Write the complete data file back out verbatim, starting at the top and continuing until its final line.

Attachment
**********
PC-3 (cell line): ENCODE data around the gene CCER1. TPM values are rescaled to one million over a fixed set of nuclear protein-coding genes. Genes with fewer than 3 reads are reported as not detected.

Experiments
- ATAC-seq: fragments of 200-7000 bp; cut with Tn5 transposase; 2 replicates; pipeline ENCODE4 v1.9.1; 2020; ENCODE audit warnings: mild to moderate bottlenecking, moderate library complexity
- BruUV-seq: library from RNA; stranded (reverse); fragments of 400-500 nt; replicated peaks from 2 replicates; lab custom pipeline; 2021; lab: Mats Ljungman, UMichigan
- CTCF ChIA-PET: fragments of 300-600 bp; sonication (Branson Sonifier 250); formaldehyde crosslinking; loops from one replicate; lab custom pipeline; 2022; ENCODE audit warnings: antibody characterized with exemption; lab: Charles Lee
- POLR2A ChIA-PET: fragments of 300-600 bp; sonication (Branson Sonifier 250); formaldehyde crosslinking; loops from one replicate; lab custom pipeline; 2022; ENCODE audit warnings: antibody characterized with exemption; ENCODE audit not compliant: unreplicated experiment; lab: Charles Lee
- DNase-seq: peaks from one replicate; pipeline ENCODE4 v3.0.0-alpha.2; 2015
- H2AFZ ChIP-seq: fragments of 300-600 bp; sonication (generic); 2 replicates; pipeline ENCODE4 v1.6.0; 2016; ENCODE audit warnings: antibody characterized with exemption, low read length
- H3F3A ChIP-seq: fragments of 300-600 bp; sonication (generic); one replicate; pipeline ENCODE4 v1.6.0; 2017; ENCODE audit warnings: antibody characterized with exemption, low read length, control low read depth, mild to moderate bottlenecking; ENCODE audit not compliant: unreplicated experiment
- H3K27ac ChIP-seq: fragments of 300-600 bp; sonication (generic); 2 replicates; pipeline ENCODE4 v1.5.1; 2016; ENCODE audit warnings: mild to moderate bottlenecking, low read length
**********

PC-3 (cell line): ENCODE data around the gene CCER1. TPM values are rescaled to one million over a fixed set of nuclear protein-coding genes. Genes with fewer than 3 reads are reported as not detected.

Experiments
- ATAC-seq: fragments of 200-7000 bp; cut with Tn5 transposase; 2 replicates; pipeline ENCODE4 v1.9.1; 2020; ENCODE audit warnings: mild to moderate bottlenecking, moderate library complexity
- BruUV-seq: library from RNA; stranded (reverse); fragments of 400-500 nt; replicated peaks from 2 replicates; lab custom pipeline; 2021; lab: Mats Ljungman, UMichigan
- CTCF ChIA-PET: fragments of 300-600 bp; sonication (Branson Sonifier 250); formaldehyde crosslinking; loops from one replicate; lab custom pipeline; 2022; ENCODE audit warnings: antibody characterized with exemption; lab: Charles Lee
- POLR2A ChIA-PET: fragments of 300-600 bp; sonication (Branson Sonifier 250); formaldehyde crosslinking; loops from one replicate; lab custom pipeline; 2022; ENCODE audit warnings: antibody characterized with exemption; ENCODE audit not compliant: unreplicated experiment; lab: Charles Lee
- DNase-seq: peaks from one replicate; pipeline ENCODE4 v3.0.0-alpha.2; 2015
- H2AFZ ChIP-seq: fragments of 300-600 bp; sonication (generic); 2 replicates; pipeline ENCODE4 v1.6.0; 2016; ENCODE audit warnings: antibody characterized with exemption, low read length
- H3F3A ChIP-seq: fragments of 300-600 bp; sonication (generic); one replicate; pipeline ENCODE4 v1.6.0; 2017; ENCODE audit warnings: antibody characterized with exemption, low read length, control low read depth, mild to moderate bottlenecking; ENCODE audit not compliant: unreplicated experiment
- H3K27ac ChIP-seq: fragments of 300-600 bp; sonication (generic); 2 replicates; pipeline ENCODE4 v1.5.1; 2016; ENCODE audit warnings: mild to moderate bottlenecking, low read length